I hope that you are feeling well and that not too many thoughts are poking at you from the experience that you are letting go.

  6. Dear Stacie,

    My prayers to go you, and I share your wish for May to be able to feed herself and not to have to wear diapers for life!! You and Griff are wonderful loving parents. May is your baby, no matter what her capabilities are or what went wrong. I’m no making light of what happened, but there’s only one place to go, and that’s forward. It’s unfortunate, but you CAN have a happy life. You will find the strength you need. I love you!!

    Aunt Arlene

    • Thanks, Aunt Arlene! May sends her love to you as well (bounce! bounce!)
      And, of course, I agree with you! We are lucky to be so happy (and have such a supportive family). Love you!

  7. As a mother of a little girl who was diagnosed with Down syndrome at birth, I applaud you for being brave enough to write this. My daughter is 2.5 years old now and we love her completely and fully but when I look back on those days in the hospital after the diagnosis my heart still sinks. There is no way to describe to someone who hasnt been through it the moment when you find out there is something “wrong” with your baby. I felt like my heart had been ripped out of my chest and whenever I meet another mom of a child with special needs and our eyes meet I know she’s felt that same ripping pain. In our case nothing could have been done differently so I can only imagine how you must feel and all the alternate scenarios that must play in your head. With my second daughter (2 months old) everything went so smoothly (4 hours between first contractions and her easy birth) and its been so easy in comparison this time. I wish you the same with the birth of your second child and wanted to let you know that I pray for you and May everyday. She is adorable and lovely and even though I’m just a lurker on your blog I have the deepest affection in my heart for her.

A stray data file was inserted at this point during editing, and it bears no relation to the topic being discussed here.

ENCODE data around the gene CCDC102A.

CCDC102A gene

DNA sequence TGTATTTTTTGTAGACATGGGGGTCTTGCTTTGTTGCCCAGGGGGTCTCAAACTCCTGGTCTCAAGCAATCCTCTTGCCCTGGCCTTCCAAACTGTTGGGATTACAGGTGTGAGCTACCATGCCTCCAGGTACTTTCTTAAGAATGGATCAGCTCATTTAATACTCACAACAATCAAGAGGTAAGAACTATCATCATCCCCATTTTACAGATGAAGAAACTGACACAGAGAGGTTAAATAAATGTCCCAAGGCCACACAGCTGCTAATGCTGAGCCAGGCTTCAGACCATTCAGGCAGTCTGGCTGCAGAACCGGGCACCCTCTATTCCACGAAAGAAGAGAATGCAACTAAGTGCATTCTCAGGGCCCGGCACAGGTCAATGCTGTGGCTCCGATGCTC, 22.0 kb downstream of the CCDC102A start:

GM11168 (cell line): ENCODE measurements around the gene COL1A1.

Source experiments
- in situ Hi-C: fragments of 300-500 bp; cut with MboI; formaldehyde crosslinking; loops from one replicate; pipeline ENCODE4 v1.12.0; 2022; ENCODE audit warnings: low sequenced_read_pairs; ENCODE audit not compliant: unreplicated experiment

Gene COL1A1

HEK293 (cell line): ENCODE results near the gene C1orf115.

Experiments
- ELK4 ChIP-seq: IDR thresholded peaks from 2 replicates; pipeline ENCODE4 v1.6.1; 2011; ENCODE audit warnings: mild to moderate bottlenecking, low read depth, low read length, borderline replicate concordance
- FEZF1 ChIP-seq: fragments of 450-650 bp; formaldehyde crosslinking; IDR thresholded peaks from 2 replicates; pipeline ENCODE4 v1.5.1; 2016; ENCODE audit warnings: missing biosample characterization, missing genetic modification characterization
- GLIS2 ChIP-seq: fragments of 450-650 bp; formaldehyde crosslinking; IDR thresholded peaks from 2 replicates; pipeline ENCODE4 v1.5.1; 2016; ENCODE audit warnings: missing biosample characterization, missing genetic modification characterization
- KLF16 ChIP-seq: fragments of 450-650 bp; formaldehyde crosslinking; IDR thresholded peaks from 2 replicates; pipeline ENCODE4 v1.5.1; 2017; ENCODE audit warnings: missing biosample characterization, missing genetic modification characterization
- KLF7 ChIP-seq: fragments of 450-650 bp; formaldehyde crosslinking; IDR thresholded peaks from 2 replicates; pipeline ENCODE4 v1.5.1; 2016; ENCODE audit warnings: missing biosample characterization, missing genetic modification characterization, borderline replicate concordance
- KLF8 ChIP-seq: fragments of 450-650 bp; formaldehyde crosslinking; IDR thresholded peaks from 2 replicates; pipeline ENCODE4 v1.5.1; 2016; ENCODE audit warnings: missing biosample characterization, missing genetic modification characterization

8. (American here) We actually have decent (employer provided) health insurance but the year my daughter was born we maxed out our annual contribution & even after that, the copays hurt. And my daughter’s issues (ds/heart) weren’t nearly as complicated as May’s.

    What CONTINUES to bleed us dry though is the life insurance we bought, just in case we get creamed by a semi or are hit by a meteor. I understand the UK has a better safety net, but I’ll be D*mned if my girl ends up in some flea bag room without anyone to watch out for her. So trust, will, hefty premium payments.

    I handle claims (though auto, not med mal & the UK would have entirely diff system… so, sorry, no advice forthcoming)